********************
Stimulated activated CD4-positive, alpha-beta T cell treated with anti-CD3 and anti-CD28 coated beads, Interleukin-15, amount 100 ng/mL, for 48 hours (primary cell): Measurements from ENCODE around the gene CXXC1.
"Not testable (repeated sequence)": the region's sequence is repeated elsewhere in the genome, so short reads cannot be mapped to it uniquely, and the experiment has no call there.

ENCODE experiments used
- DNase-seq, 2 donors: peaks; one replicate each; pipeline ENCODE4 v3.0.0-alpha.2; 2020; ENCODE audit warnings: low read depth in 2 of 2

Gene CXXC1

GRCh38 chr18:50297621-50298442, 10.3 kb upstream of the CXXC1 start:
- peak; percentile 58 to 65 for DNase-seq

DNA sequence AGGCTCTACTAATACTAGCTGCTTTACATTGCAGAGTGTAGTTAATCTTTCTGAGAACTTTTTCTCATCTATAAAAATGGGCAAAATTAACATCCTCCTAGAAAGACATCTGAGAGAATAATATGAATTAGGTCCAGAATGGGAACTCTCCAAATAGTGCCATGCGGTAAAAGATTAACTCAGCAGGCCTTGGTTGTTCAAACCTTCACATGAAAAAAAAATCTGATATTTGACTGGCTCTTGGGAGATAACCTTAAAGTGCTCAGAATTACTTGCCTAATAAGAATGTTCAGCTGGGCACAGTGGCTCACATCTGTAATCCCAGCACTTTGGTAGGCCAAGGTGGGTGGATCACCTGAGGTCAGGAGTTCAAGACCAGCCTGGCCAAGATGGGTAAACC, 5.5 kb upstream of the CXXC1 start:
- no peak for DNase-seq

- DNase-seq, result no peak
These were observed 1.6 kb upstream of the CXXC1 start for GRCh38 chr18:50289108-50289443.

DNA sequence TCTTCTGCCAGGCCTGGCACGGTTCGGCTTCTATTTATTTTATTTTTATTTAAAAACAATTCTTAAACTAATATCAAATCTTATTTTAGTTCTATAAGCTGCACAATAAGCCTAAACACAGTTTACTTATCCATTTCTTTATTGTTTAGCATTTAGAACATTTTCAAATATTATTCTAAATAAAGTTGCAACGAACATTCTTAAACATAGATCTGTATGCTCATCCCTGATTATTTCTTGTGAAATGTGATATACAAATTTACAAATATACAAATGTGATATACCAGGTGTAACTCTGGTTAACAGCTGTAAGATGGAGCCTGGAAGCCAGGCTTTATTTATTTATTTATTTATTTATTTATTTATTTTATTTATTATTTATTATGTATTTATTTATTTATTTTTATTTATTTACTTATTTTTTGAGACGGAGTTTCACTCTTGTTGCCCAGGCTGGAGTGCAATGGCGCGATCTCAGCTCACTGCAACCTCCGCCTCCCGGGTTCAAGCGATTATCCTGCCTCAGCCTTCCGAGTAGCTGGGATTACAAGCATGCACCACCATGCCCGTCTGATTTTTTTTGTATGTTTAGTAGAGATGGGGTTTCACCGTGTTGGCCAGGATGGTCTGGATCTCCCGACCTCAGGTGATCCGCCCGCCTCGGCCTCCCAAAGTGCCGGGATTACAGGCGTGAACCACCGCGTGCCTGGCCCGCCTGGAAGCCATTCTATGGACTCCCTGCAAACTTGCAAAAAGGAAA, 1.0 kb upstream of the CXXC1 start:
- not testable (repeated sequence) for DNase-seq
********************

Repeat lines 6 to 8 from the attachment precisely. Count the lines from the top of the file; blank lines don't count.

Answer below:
GRCh38 chr18:50297621-50298442, 10.3 kb upstream of the CXXC1 start:
- peak; percentile 58 to 65 for DNase-seq

DNA sequence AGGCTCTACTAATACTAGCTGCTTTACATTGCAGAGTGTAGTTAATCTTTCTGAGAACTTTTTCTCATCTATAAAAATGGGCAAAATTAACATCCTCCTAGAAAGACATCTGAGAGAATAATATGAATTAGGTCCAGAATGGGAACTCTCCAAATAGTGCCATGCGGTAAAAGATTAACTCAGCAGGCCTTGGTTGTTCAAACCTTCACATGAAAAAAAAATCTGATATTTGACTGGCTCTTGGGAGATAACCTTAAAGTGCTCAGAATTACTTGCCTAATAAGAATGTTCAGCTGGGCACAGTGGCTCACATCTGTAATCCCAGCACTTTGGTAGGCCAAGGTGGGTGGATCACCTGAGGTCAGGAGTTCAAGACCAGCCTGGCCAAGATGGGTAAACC, 5.5 kb upstream of the CXXC1 start: